The very success of the SI contributed toward the apparent justification of an anachronistic pose deriving from the historical accident of its origins (out of the French cultural avant-garde, etc.) and even perhaps from the personalities of some of its determinative members. The aggressive situationist tone reflects the recentering of revolution in the real single individual engaged in a project that leaves nothing outside of itself. In contrast with the militant, the situationist is naturally quick to react against manipulation. Though such an attitude is quite the contrary of elitist, it is easily capable of becoming so in relation to those who lack this autonomy or self-respect. Having experienced the excitement of taking his history into his own hands (or at least having identified with those who have), he arrives at an impatience and contempt for the prevailing sheepishness. It is but a step from this quite understandable feeling to the development of a neoaristocratic pose. This pose is not always a mark of the proverbial “hierarchical aspirations”; rather, frustrated by the difficulty of noticeably affecting the dominant society, the situationist seeks the compensation of at least noticeably affecting the revolutionary milieu, of being recognized there as being right, as having accomplished good radical actions. His egoism becomes egotism. He begins to feel that he merits an unusual respect for being so unusually antihierarchical. He haughtily defends his “honor” or “dignity” when someone has the effrontery to criticize him, and he finds in the SI and its approved forebears a style that goes well with this new manner of viewing himself.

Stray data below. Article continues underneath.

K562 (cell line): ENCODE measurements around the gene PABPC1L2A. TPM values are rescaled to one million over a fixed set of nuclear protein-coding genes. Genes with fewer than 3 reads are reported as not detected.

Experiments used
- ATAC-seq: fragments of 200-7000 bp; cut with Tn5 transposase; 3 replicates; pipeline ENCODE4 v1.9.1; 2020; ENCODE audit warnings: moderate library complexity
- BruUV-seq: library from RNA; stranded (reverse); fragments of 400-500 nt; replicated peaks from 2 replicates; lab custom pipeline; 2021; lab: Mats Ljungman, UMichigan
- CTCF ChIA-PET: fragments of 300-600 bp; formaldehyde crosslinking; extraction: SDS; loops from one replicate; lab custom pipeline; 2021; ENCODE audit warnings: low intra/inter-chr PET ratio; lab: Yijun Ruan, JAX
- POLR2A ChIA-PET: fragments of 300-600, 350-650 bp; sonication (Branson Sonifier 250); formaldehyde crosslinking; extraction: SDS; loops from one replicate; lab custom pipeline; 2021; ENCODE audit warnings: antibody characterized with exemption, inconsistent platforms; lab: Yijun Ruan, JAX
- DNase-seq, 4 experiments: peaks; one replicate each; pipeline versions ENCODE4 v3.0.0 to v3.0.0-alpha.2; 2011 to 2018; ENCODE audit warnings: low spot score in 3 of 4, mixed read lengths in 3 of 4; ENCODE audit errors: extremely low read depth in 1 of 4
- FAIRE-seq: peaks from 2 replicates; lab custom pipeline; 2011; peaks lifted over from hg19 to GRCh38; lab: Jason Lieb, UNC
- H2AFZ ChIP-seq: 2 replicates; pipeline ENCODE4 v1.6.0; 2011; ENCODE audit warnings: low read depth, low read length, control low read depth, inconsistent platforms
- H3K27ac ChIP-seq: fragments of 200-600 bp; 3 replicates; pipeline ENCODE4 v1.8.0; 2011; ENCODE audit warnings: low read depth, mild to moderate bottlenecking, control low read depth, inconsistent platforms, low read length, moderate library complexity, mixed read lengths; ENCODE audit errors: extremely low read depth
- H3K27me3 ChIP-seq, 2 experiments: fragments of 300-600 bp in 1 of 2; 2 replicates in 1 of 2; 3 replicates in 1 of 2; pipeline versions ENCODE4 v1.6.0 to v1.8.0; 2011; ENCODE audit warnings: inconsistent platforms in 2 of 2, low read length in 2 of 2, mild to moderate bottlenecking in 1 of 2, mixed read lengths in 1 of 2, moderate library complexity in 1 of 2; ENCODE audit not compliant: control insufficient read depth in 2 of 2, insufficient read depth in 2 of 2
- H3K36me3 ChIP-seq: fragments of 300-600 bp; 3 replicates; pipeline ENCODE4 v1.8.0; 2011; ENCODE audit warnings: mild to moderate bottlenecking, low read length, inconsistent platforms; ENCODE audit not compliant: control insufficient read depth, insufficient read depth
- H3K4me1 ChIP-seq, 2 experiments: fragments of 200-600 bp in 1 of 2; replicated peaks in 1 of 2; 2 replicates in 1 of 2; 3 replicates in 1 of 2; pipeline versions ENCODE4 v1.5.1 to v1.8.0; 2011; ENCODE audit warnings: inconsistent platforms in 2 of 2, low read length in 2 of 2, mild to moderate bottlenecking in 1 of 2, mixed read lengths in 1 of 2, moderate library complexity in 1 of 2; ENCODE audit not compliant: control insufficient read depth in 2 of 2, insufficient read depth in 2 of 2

An intuitive dissatisfaction with this egotistic style is at the source of much of the discussions expressed somewhat misleadingly in terms of “femininity” and “masculinity.” There is nothing intrinsically “masculine,” for example, about writing; women are going to have to learn how to do it if they don’t want to remain impotent. What they don’t have to learn is the pointless neoaristocratic posturing that has characterized predominantly male situationist expression.
Some situationists have not had any particular natural inclination for this posturing. But it has been difficult to isolate and therefore avoid it, since accusations of “arrogance,” “elitism,” etc., are often mistakenly aimed at precisely the most trenchant aspects of situationist practice. It is hard not to feel superior upon having some pseudocritique addressed to you that you’ve heard and refuted a hundred times before. Moreover, a false modesty may be misleading. There are some things you can’t let pass. Although a revolutionary should not think that he (or his group) is essential to the movement and is therefore to be defended by any means, he must defend his actions insofar as he feels that they reflect important aspects of that movement. It is not a matter of secretly storing up modesty and other virtues that God will see and ultimately reward, but of participating in a global movement whose very essence is communication.
The situationist scene, providing a favorable field of play for vanity and in-group games, has attracted many people with very little to do with the revolutionary project; people who in other circumstances would have been fops, dandies, social intriguers, cultural dilettantes, hangers-on. It is true that the situationist movement has reacted against many of these elements with a vigor that was perhaps unexpected to them, and which has discouraged many others from thinking they could disport themselves there with impunity. But this has often been not because of their pretentious role, but because they did not maintain that role credibly enough.